In my previous post I reflected on the complex issue of ‘local distinctiveness’. Back in 2006 I attended a seminar run by the English Historic Towns Forum entitled ‘Designing for Housing Growth: Sustaining Historic Towns’, and was quite alarmed by the drift of the conversation in some of the ‘break-out sessions’. The following is based on a letter I wrote to the EHTF subsequently, cautioning against over-simplification of the issue:
I am very sceptical of any quest to make new development ‘locally distinctive’, particularly if this proceeds from a meditation on the qualities of the nearby historic town. Such a quest tends to lead, at best, to a well-done reproduction of some idealised aspects of the town – a sort of architectural theme-park or stage-set – but it is probably much more likely to produce an unconvincing, scaled-up pastiche of it. I doubt very much whether you can name an example of a truly memorable piece of townscape that had, as its starting point, the question: ‘What are the essential qualities of the piece of town next to which we are building?’
One of the local authority planners in our workshop group was explaining excitedly how they’d got their regional ‘Design Guide’ in place and were keen to produce equivalent documents for individual settlements, but I’m not sure this will reveal anything of further use in the design of a new extension or settlement. Speaking about my own region (south/mid- Norfolk), if you take the genuinely unique, landmark buildings out of each of the half-dozen large market towns, they would look more similar than different: steeply pitched (formerly thatched) roofs, flat-fronted high-street merchants’ houses (or their Victorian replacements) cheek-by-jowl on narrow ‘burgage’ plots…brick and render, chimneys, porches, dormers, etc. Move south (Suffolk, Essex, Kent) and you get more and more weatherboarding mixed into the palette, and certainly there are larger-scale regional variations across the country, particularly in the availability of distinctive brick-clay or stone. Experts would no doubt argue that a Design Code should address deeper issues than construction materials or architectural details – grain and density, massing, geometry, orientation – but why should even the grain and density of the nearby mediaeval/Georgian market centre be a valid starting point for a twenty-first century residential suburb or new mixed-use ‘village’, except in the broadest and most abstract terms (such as a density-gradient from centre to periphery, or a mix of uses)?
For the design of large new parts of any town (not just a ‘historic’ one), should we really ask: ‘In what ways is this new thing like that old thing?’ Perhaps better questions would be: How can we make this town better? What can we add to this town that is of sufficient quality to stand the test of time and give pleasure to future generations of residents and visitors, in the same way that the ‘old’ town has? What are the best, most relevant historical precedents for this new development (rather than the most nearby)?
The difficulty is that looking at the existing settlement to gain clues for the design of the new extension seems like such a natural and reasonable thing to do, in attempting to address the commonly repeated lament, ‘This estate could be anywhere’. But I would suggest that this apparently simple statement is actually short-hand for a number of different concerns:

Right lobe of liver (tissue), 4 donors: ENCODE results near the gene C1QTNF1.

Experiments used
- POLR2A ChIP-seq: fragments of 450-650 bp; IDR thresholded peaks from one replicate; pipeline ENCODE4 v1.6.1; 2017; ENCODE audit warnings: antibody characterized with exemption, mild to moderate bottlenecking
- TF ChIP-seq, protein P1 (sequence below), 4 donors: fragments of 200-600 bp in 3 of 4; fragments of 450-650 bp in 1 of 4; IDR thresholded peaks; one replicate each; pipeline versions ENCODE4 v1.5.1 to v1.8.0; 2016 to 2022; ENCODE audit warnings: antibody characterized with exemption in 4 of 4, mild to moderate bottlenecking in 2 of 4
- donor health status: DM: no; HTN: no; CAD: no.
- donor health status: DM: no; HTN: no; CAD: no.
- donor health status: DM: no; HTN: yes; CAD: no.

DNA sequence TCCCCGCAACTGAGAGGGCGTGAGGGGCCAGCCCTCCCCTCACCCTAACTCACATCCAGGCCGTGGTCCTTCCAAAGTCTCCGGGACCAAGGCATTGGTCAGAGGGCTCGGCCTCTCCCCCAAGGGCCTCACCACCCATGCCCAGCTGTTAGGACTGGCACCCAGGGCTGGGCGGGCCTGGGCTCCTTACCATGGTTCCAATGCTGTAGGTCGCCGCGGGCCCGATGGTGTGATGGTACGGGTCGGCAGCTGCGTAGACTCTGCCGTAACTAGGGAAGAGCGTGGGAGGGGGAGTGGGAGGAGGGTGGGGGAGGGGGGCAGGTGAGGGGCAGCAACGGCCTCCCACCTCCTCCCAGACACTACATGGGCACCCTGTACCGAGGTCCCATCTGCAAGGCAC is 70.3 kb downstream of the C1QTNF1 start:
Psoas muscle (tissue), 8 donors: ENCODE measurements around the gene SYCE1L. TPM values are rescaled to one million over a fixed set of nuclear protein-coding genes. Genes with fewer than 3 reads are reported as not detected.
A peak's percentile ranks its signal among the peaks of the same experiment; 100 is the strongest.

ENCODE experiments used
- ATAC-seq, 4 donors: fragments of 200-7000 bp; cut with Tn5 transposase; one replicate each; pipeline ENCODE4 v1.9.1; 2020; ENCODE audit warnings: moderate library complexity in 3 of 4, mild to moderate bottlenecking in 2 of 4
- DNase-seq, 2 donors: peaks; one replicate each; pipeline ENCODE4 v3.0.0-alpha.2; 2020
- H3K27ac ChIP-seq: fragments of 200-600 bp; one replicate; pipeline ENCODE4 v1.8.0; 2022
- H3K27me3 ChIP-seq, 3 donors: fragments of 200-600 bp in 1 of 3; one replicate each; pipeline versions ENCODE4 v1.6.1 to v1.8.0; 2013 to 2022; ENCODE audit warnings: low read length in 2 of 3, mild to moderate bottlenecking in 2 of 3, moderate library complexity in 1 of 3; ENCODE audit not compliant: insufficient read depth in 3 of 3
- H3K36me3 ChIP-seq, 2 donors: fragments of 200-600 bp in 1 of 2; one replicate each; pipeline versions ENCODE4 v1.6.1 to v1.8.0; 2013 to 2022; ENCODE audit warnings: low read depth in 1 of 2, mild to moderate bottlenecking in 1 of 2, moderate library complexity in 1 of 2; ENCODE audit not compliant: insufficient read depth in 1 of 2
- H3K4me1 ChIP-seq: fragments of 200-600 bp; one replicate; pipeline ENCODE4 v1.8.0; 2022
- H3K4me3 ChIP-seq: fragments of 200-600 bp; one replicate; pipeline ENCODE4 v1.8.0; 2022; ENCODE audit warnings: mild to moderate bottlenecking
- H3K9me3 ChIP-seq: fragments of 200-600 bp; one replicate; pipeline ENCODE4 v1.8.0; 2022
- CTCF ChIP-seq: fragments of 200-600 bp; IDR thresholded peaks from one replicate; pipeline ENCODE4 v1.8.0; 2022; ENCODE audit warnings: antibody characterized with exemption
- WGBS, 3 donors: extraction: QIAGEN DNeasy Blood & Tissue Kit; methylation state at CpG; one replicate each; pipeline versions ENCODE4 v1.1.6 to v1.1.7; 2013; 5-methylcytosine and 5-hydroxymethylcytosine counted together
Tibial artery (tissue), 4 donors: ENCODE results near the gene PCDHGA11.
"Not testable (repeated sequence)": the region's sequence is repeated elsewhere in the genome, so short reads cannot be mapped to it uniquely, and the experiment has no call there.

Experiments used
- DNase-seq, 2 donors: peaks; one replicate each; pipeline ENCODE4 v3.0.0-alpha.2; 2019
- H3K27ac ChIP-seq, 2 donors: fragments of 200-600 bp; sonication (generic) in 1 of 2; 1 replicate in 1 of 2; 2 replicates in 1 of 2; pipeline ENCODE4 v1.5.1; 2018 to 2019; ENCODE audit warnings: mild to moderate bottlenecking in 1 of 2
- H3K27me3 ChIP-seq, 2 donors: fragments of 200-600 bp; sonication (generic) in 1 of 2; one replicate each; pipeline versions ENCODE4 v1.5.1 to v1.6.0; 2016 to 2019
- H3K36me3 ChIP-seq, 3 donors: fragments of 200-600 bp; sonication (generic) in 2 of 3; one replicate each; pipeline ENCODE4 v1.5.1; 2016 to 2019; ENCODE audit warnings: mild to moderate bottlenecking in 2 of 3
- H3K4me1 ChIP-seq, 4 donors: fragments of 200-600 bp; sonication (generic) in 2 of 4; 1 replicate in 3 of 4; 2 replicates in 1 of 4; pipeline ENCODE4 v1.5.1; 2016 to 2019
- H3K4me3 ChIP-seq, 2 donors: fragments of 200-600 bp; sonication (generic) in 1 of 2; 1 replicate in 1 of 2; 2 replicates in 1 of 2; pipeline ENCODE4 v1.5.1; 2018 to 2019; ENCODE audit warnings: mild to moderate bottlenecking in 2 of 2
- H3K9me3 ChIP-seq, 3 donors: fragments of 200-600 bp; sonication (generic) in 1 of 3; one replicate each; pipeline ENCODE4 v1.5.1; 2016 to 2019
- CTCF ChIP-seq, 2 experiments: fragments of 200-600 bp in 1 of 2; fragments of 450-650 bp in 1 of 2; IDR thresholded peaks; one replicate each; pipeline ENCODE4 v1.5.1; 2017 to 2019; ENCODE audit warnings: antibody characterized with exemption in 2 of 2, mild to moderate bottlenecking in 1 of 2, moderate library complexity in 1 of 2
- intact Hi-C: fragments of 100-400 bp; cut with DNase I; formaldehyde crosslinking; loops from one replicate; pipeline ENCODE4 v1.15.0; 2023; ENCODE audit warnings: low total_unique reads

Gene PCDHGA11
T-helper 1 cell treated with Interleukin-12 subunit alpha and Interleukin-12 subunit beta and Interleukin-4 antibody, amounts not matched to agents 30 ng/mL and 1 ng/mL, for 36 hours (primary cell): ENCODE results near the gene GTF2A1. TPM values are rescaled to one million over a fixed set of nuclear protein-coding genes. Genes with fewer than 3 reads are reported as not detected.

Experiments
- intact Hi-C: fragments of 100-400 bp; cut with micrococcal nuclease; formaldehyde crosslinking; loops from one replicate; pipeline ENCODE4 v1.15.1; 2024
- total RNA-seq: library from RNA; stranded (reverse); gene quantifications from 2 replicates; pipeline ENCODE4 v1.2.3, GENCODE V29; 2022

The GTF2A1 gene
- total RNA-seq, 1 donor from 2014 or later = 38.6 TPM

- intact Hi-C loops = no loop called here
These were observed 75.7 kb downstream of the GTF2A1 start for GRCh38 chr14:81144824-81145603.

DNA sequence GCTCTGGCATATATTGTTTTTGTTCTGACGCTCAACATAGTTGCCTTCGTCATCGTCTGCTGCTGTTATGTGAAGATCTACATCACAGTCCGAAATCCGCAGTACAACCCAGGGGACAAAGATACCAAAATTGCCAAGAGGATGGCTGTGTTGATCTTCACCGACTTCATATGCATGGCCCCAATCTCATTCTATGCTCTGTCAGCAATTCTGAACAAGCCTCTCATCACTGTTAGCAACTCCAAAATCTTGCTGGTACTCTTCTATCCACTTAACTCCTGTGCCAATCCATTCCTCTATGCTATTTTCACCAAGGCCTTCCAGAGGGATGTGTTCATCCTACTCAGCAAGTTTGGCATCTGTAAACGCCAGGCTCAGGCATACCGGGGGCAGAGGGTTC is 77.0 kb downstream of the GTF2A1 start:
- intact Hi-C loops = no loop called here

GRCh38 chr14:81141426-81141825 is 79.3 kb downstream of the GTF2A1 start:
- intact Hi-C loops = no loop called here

1) ‘This estate is badly designed’. It has no integrated landscaping, the houses are cheaply built, it has no distinguishing features, it’s internally monotonous and confusing…I’m afraid there is only one solution to this. House-builders should spend more on design – employing properly experienced urban designers, architects and landscape consultants – and perhaps even on construction. Under the current regime only local development control can make this happen…and if it doesn’t have the resources to do so, it won’t.
2) ‘This estate is just like the one in the next town, and the one after that’. This is hardly surprising, if their developers are referring to the same ‘Design Guide’. And what if we got to the point where this consistency was desirable? Much of what we consider to be good residential design – the Georgian townhouse and gated square, the garden suburb with its boulevard planting – is actually quite widespread, not ‘locally distinctive’.
3) ‘This estate is just a load of standard house types plonked down on the site’. Actually, I don’t think there’s anything wrong per se with generic house-types; it’s what they add up to that’s important. There’s only so many ways of arranging two reception rooms and three or four bedrooms in a two-storey house before coming up with something contrived. Again, the historical example of the Georgian house-builders or ‘Homes for Heroes’ council housing serves us well.
4) ‘This estate doesn’t seem to acknowledge the existence of our beautiful town in any way’. That’s where the master plan comes in – views, connections, routes, moments of townscape drama – and, again, the need for sensitive and talented urban designers. And establishing these connections and routes may need more radical surgery in the adjacent existing urban fabric than we are used to contemplating.
In summary, I think the idea of ‘local distinctiveness’ is more complex than we are used to thinking, and we should beware of slipping into design-guide laziness which seems to offer an easy ‘tick in the box’: beware the developer who says ‘You like this historic town? Great; let’s build some more…’
More ‘On Fitting-In’ here.